To the scarce medical coverage and the high rate of infected are added serious economic problems. The Hispanic population is the group most affected by the pandemic
The covid-19 crisis is severely affecting the Hispanic community in Chicago and throughout the country due to a rise in the number of infected and deaths due to the coronavirus and serious economic situations. According to data published by the Latino Policy Forum in Chicago, as well as a survey conducted by NPR radio, the Harvard TH Chan School of Public Health and the Robert Wood Johnson Foundation, Latinos are the group most affected by the pandemic.
Sylvia Puente, executive director of the Latino Policy Forum, indicated in a recent video conference that the latest data on COVID-19 cases by race and ethnicity in Illinois paint an eloquent picture “of a disproportionate devastation of the disease among Latinos and communities of color across the state. “
As experts assert, it is estimated that the real contagion rate among Latinos could be even higher, considering that many do not get tested for covid-19 for fear of being asked about their immigration status and even due to coverage limitations health or inability to pay exorbitant medical expenses.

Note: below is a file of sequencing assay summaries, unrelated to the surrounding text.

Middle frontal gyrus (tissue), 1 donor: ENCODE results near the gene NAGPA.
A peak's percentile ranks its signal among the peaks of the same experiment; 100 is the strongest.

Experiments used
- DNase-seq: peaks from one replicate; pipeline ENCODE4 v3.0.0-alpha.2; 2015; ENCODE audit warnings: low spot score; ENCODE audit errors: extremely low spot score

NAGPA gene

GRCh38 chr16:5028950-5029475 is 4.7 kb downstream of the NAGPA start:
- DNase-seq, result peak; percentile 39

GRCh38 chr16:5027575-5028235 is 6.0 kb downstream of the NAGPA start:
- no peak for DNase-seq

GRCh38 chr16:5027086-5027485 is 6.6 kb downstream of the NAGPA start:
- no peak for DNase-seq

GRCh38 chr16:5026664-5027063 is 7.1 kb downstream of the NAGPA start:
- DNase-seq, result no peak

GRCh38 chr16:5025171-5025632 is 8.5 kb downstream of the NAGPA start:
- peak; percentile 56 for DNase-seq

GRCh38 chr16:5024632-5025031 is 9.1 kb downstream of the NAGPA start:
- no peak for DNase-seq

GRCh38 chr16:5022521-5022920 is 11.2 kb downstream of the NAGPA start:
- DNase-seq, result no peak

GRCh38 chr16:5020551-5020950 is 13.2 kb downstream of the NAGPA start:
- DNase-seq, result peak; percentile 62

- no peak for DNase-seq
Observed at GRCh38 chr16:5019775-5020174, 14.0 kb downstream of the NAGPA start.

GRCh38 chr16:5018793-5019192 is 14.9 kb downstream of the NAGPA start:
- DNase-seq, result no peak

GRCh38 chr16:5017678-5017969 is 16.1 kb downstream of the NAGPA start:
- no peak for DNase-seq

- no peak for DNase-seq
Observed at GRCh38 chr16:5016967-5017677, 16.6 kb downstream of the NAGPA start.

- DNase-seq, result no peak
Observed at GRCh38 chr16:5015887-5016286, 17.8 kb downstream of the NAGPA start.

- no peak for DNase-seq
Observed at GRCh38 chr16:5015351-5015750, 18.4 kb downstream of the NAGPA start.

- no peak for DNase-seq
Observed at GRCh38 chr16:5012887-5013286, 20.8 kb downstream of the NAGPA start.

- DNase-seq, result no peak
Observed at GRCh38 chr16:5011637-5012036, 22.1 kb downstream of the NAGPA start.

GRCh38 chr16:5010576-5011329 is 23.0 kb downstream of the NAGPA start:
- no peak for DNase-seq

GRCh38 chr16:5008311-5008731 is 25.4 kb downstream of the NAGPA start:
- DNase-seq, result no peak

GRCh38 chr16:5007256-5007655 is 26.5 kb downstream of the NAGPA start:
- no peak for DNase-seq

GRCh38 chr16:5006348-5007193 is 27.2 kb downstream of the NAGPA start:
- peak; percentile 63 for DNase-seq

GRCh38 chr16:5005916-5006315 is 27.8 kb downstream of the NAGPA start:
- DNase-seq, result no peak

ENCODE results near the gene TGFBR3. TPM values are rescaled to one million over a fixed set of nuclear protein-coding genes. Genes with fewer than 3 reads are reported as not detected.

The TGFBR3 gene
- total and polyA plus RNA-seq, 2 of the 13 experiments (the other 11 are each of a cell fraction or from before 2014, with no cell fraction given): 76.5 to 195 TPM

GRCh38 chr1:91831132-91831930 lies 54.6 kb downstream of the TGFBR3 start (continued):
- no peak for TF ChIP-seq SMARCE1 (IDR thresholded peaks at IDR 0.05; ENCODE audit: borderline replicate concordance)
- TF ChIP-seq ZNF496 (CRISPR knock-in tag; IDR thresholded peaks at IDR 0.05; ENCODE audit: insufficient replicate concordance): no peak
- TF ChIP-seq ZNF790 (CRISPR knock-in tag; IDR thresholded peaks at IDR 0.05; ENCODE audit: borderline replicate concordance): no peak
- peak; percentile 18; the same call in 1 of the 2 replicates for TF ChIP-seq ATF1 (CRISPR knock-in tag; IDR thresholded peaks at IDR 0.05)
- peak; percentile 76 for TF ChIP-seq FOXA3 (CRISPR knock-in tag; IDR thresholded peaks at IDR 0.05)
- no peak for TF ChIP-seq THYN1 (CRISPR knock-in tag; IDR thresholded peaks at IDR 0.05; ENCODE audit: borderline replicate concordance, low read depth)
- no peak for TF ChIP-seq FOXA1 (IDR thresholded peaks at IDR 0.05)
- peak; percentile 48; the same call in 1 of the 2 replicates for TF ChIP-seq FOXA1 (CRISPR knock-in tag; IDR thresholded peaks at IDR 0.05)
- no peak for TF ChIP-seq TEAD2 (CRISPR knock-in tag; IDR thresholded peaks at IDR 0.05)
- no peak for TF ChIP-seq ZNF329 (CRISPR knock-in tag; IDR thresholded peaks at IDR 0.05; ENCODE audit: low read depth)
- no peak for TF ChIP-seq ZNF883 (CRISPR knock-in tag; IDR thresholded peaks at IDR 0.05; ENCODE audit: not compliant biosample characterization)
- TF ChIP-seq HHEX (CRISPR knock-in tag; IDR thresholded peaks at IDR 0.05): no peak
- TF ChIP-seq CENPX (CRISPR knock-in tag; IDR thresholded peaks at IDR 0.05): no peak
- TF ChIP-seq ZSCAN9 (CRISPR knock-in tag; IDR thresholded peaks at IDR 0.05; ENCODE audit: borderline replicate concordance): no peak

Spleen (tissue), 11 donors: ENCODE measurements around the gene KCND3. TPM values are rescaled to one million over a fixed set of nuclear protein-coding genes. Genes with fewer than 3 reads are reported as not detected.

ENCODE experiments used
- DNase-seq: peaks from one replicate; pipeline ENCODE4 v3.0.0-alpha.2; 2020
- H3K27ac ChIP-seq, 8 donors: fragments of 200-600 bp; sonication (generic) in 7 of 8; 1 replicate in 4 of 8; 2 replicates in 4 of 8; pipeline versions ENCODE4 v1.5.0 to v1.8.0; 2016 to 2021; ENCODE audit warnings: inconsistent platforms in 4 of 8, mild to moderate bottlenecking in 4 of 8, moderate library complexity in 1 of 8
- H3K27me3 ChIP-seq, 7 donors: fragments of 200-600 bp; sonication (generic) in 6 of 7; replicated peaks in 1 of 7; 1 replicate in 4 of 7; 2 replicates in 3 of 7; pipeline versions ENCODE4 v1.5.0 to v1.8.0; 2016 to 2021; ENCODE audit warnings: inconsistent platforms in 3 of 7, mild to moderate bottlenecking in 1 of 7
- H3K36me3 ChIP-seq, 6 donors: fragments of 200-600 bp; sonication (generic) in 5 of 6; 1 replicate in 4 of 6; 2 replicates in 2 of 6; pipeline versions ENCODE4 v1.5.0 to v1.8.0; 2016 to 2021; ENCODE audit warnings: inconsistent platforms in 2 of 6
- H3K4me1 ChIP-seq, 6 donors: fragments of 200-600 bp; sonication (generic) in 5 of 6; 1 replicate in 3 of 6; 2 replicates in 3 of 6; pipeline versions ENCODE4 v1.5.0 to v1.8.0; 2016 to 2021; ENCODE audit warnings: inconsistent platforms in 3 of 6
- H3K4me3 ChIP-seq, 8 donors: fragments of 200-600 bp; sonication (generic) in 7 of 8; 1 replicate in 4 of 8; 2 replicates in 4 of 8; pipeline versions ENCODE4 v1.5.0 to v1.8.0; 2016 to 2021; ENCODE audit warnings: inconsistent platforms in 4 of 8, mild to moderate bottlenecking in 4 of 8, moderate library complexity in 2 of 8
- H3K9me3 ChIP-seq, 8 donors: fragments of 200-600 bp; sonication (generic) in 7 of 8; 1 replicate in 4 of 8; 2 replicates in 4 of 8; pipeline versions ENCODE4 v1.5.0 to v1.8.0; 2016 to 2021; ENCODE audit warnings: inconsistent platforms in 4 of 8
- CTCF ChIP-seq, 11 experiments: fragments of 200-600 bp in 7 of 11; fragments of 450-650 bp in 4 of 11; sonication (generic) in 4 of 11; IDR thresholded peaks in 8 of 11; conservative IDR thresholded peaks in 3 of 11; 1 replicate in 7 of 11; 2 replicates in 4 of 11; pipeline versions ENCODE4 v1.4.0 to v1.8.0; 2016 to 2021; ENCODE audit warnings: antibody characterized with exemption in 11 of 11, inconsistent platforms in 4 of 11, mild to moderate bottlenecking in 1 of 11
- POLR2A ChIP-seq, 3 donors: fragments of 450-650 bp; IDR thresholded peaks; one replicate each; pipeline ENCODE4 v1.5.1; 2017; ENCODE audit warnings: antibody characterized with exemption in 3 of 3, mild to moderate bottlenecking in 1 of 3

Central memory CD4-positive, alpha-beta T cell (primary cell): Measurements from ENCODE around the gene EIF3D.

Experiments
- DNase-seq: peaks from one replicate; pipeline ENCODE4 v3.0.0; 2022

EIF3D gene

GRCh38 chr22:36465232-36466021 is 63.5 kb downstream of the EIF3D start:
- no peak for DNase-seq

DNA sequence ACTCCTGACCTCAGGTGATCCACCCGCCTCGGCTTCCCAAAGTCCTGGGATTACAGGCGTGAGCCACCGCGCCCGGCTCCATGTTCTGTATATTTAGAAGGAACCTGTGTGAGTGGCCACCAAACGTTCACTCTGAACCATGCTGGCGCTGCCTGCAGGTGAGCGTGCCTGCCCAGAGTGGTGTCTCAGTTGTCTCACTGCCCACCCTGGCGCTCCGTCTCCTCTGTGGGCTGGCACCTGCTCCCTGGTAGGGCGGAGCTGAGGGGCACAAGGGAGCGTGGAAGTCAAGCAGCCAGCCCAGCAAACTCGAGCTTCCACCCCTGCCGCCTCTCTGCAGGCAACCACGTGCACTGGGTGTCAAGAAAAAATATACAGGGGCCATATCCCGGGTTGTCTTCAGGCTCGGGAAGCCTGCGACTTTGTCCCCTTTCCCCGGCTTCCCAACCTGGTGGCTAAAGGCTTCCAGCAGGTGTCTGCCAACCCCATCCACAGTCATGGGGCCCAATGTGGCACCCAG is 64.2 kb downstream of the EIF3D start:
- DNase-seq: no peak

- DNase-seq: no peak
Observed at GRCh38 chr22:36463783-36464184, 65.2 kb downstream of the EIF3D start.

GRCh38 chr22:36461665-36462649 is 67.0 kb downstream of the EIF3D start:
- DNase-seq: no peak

The most recent data from the Latino Policy Forum, which is updated every 15 days, indicates that of every 100,000 Latinos in the state, 3,124 have or have had COVID-19, that is, 3.1% of all Latinos in the state of Illinois. Also, out of every 100,000 African Americans, 2,011 have or have had the virus, which is equivalent to 2%. For Asian and white communities, the data does not exceed 1% for each group.
The data indicates that of the 15 zip code areas with the highest number of infected, 11 are primarily Latino communities, including Chicago Lawn, Belmont Cragin, Brighton Park, Little Village, Cicero, Waukegan, Aurora, Pilsen and Berwyn. In addition, of the 15 zip code areas with the highest death rate from the virus, six are predominantly Latina.
“It is a real crisis that we are facing in the Latino community that is also accompanied by a huge economic crisis,” Puente said.
Serious financial problems
Robert Blendon, who is part of the Opinion Research Program at Harvard, indicated that a survey conducted between July and August revealed that 72% of Latinos, 60% of African Americans and 55% of Native Americans are experiencing serious economic problems due to the pandemic crisis. More than a third of those surveyed said they had serious problems keeping up with their credit card, mortgage, rent and basic services payments.
“Basically four out of 10 of these minority communities see their savings disappear. So think about your life. They are families that no longer have savings, “said the researcher, adding that the survey results were” worse “than the researchers anticipated.
In addition to the economic problems, the education of the children from home is added, since online classes are aggravating the situation for many parents because it is difficult to maintain their education and work at the same time.